Iranian Rugs

A local woman hand weaving a Persian carpet

Persia is considered one of (if not the most) varied carpet producing regions of the Middle East. However, the golden era of Persian Carpets really began after the foundation of the Safavid Dynasty and during the 16th and 17th centuries, Persia produced many of the great masterpiece carpets, which are still in existence today.

The display of Persian carpet from outside in & International legacies

As briefly mentioned, the rugs from Persia also made their way west to Europe. Persian Carpet started a long journey of display from Spain, which was initially introduced to the art from Northern Africa and Morocco and ended up in Southern Europe.

As of today, the most famous Persian carpets came from Tabriz, which are referred to as the Twin Ardabil Carpets. These carpets have made it in the permanent collections of the Victoria & Albert Museum and Los Angeles Country Museum.

Sheikh Safi Persian carpet at the Victoria and Albert museum

Sheikh Safi Persian carpet at the Victoria and Albert museum

It is only fit to introduce some of these fine carpets to paint a picture of how mesmerizing they actually are. Let’s not forget that with Kalout international tours, all these treasures would be personally introduced to our visitors.

A beautiful rug belonging to Northwest Persia is the animal” carpet, half of which is in Kraków Cathedral, Poland, and half in the Museum of Decorative Arts, Paris. Another legacy of antique Persian carpet is the great hunting” carpet, which now is in the Museo Poldi Pezzoli in Milan. A deep blue field, where hunters dash after their prey, covered with a compelling network of blossoming stems surrounds a scarlet and gold medallion which brings this magnificent design to finish. The words inscribed with the museum display read: “It is by the efforts of Giyath-ud-Din ʿJami that this renowned carpet was brought to such perfection in the year 1521.”

The world’s oldest hand-woven carpet is the Pazyryk Rug, which dates back to 2,500 years ago. This piece includes Iranian and Achaemenid motifs. The carpet is currently kept at the Hermitage Museum in St. Petersburg.

And lastly, Silk carpets woven to surround the shrine of Shah Abbas the second in Qom were the last superior achievements in Persian Carpet weaving. The pattern is beautiful, the colors are varied and in harmony with each other. The piece is dated and signed by Nimat Allah of Joshaqan.

Silk Persian carpet

Silk Persian carpet

The market and value of Persian carpets

Hand-woven Carpet is one of Iran’s key non-oil exports, considering Iran makes three quarters of the world’s hand-woven carpets.

The Persian Carpet is pretty popular among European (Germany for instance) and American Aristocrats and interior design or art connoisseur in general.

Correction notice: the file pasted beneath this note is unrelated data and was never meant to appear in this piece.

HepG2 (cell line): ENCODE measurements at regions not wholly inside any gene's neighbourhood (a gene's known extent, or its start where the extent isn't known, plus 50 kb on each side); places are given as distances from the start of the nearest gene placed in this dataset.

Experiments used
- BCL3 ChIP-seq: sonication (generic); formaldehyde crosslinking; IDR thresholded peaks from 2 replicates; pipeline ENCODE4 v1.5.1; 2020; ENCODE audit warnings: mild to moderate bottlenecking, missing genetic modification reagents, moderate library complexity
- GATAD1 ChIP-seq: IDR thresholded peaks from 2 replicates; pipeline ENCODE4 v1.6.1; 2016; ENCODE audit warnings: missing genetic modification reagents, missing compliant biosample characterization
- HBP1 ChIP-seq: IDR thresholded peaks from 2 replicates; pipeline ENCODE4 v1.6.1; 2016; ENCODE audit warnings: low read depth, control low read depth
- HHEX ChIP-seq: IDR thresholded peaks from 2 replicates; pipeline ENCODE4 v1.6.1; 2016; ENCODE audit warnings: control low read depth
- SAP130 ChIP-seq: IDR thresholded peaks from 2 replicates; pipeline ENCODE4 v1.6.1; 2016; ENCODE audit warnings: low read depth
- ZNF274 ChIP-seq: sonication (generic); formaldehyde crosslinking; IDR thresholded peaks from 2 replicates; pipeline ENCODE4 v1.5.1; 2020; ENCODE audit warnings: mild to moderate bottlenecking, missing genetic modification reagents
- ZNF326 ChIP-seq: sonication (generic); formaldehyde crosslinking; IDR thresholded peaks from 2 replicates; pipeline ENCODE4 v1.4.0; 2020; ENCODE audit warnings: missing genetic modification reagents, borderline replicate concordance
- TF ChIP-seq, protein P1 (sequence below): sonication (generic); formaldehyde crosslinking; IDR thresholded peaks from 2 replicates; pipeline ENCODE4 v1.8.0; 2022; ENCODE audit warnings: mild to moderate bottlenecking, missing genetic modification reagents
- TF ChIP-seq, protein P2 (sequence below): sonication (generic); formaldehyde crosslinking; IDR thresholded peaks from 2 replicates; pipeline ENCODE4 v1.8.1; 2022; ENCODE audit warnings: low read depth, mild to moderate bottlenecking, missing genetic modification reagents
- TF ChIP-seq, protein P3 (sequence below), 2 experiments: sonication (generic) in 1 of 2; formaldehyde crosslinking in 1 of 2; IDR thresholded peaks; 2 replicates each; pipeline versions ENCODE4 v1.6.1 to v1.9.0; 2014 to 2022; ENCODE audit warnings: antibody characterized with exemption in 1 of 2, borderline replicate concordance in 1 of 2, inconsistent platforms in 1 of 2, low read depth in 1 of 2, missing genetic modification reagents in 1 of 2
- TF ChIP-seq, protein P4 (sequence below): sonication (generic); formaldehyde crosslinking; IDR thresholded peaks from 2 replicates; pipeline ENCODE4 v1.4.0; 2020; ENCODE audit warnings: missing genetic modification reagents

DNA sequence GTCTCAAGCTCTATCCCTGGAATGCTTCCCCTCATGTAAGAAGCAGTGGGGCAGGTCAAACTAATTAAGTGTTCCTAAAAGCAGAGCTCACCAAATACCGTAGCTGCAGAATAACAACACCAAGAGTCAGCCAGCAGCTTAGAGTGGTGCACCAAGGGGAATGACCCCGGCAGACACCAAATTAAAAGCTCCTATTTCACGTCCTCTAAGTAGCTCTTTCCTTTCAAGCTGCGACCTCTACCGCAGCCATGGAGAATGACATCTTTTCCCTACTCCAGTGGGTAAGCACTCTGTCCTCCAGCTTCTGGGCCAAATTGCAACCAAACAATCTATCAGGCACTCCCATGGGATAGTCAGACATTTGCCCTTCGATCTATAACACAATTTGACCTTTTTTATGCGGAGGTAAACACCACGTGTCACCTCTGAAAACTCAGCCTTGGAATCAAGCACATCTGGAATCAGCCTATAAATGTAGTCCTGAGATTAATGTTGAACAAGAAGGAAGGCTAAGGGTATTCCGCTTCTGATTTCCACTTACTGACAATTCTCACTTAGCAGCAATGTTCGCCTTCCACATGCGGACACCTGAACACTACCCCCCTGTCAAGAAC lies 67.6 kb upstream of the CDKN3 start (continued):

The value of the Persian carpet is determined by various factors, including the beauty, intricacy and authenticity of designs, durability of colors, the quality of materials and the knots as well as the years of labor spent for producing each carpet.

According to estimates by the Iranian Industry, Iran annually makes around 400 tons of hand-woven carpets, the majority of which are exported to other countries.

The display of a few grand Persian carpets for an auction

The display of a few grand Persian carpets for an auction

The authentic Persian carpet has lost a part of its share in the international market as replicas with lower price and quality from China, Afghanistan, Turkey and Pakistan have flooded the market. Regardless of other countries’ replicas and Monets of the Persian Rug, real Persian art connoisseurs believe this particular Iranian handicraft still maintains its status in the world.

Moreover, the unique features of the Persian Nomadic Rug have made it impossible for other producers to copy the exact handicraft.

According to the recent reports, over the past decade, the Persian Carpet Industry has experienced one of the roughest times in its era. Nonetheless, it still stands on top of its game due to its deep roots.

Fun facts

Khosrow Carpet: There has been a legendary, royal silk carpet woven with an intention of nothing but magnificent beauty, dedicated to the divine role of the king, a mythical king who turned each season around and promised the return of spring and earth’s fertility. The Spring of Khosrow Carpet made for the audience hall of the Sāsānid palace at Ctesiphon

Khosrow Carpet  was a representation of the Garden of Eden, which in other words symbolized a promise of eternal happiness.